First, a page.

Helping the holidays teach your child lifelong lessons
For children Christmas is a time of joy, but also a time of far too much stimulation. All around the globe children are getting overwhelmed with the festival and meltdowns are creeping in. Children are having tantrums about the tiniest little things and there are parents pulling their hair out, all for a few days celebration.
Christmas can be a stressful time for parents, there are so many demands and you want your family to have the greatest time of their lives, but then it all gets too much and someone ends up snapping! So I just wanted to take this opportunity to wish you a Happy Christmas and give you three tips to make this holiday period a little bit less stressful for you.
1 – Spread your present giving out
Where is it written down that children have to open their presents all in one go? Now for practicality’s sake you may find that you receive a lot of presents at the same time, however for children (especially young children) it is very easy to get overwhelmed with the sheer number of gifts. Think about the child who rips open all of the presents, not caring who they are from, and then spends more time playing with the packaging than any of the gifts. This can be due to being overwhelmed with the gifts or not knowing how to play with the new toy (a need to be shown).
It is better for the child to open a few gifts at a time and not get so overwhelmed.
Spreading the gifts out over a week or so can help with this. Just like us, children can only focus on a few things at a time. If I gave you a pile of 20 or 30 presents, I would imagine you would open them, but then chose one to look at in more detail. This is a skill you have learnt and it’s one that we can teach our children. If they open just a few presents at a time it is a great deal easier for them to choose something they want to play with out of a choice of 3 or 4, than a choice of 20-30. Particularly for younger children, you can then model how to use their new toys, reducing the likelihood of them being broken quickly, but also helping your child not get overwhelmed by a large choice.
2 – Giving before receiving
Here is where you can set your family apart from the rest (and have a really easy win in terms of avoiding meltdowns). By teaching your children that they have to give out the presents to the rest of the family first, before they receive, you are teaching them something called reciprocity. This is to do with the art of giving something to receive something, an important life skill. We learn it from the first few days of our lives (when a baby learns to react to their mother) and it continues throughout childhood. It has implications for the way we are at work, the way businesses trade, marketing, friendships, social skills and will affect the whole of a child’s adult life.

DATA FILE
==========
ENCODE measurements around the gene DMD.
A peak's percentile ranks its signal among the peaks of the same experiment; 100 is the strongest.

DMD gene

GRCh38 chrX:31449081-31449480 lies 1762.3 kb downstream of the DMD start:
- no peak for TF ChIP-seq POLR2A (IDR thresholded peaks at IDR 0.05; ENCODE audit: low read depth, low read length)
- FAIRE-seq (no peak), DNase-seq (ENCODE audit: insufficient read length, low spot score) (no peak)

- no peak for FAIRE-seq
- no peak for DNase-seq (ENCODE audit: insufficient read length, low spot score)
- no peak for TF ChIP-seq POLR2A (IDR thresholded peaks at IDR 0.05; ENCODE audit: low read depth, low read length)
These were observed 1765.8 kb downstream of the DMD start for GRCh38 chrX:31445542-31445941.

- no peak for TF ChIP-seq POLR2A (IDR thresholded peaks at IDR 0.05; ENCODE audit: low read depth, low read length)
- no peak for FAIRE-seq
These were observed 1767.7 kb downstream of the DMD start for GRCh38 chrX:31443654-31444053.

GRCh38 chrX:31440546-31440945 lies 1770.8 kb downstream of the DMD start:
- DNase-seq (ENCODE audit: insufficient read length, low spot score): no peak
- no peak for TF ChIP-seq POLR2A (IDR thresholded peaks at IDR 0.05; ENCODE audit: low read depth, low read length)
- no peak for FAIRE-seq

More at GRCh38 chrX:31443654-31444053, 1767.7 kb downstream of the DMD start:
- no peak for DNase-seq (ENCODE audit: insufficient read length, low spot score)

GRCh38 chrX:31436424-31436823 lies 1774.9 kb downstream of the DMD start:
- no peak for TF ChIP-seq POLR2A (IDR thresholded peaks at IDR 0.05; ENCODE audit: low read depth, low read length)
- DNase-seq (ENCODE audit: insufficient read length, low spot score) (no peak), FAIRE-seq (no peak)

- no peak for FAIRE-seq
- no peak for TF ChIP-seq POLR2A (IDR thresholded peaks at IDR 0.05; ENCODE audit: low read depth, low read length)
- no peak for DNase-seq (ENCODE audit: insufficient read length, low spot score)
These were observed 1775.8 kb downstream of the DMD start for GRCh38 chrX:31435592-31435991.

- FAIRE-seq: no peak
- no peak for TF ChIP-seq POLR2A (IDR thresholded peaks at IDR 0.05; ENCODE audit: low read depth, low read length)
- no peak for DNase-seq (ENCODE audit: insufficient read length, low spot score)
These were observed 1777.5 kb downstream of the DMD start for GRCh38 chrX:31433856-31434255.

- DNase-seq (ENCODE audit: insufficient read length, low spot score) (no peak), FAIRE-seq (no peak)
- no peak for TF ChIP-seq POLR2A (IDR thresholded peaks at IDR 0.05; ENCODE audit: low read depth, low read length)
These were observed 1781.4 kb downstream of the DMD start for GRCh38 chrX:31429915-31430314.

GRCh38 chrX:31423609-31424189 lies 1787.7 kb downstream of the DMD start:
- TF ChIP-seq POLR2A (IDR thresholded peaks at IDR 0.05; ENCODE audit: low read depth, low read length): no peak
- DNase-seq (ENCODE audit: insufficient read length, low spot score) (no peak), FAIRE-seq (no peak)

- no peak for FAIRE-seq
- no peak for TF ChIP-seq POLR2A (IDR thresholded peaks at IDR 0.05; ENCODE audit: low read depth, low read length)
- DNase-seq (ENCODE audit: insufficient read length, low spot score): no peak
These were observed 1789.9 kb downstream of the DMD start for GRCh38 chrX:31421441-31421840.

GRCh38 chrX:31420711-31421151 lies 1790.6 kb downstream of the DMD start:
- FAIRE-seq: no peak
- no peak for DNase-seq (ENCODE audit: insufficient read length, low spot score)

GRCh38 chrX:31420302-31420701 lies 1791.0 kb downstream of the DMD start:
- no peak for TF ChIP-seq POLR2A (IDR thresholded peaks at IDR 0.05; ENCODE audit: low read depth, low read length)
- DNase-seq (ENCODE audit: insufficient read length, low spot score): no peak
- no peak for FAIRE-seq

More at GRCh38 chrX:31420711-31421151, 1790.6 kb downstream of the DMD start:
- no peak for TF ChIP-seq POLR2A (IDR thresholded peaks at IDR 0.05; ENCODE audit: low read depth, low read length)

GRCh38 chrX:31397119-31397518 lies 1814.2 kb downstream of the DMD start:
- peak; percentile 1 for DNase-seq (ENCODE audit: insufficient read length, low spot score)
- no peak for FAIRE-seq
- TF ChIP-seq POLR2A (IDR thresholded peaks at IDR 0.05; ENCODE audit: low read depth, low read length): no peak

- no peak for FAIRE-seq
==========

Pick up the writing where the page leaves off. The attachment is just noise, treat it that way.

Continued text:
But far more immediate is that by teaching your children to be generous and give their gifts prior to receiving theirs, you are helping them to contain their excitement and stopping them from going too far, in a sense you are helping to hold their emotions at the time. How many times have you seen a child who is only interested in opening their presents and doesn’t pay any attention to the gift giving after that, or the whole of the present giving ‘ceremony’ becomes about one child? Start practising a couple of days before so that’s it’s not a strange concept, but it does make life just that little bit easier.
3 – Fair is not equal
I know I’ve said this many times, but fair is not equal and Christmas is a perfect time to teach your children this. A massive example is number of gifts, fair is that you have spent roughly the same on your children, however it is hard to get the same number of gifts to open, so equal is not fair in this case. Talk to your children about it, get them to expect a different number of presents, comment on it as you see it happen with other people or on television. Like many things, it’s about preparation, if you’ve already rehearsed the answers with your children, when it comes down to it, they will recognise the response that you will give when they start to complain about it not being fair…
Another example is giving a gift to someone who needs it, think about an elderly relative who is unable to go and buy gifts, but it means the world to them to receive a gift from a child. Now, that is not equal, but how important a life skill is it to teach children compassion, humility, kindness, isn’t that what the spirit of Christmas is about?
Have a wonderful Christmas from everyone here at the Kid Calmer team, if you want any support Richard will still be running the weekly Q&A sessions that comes with membership of our parenting network Help My Child Grow.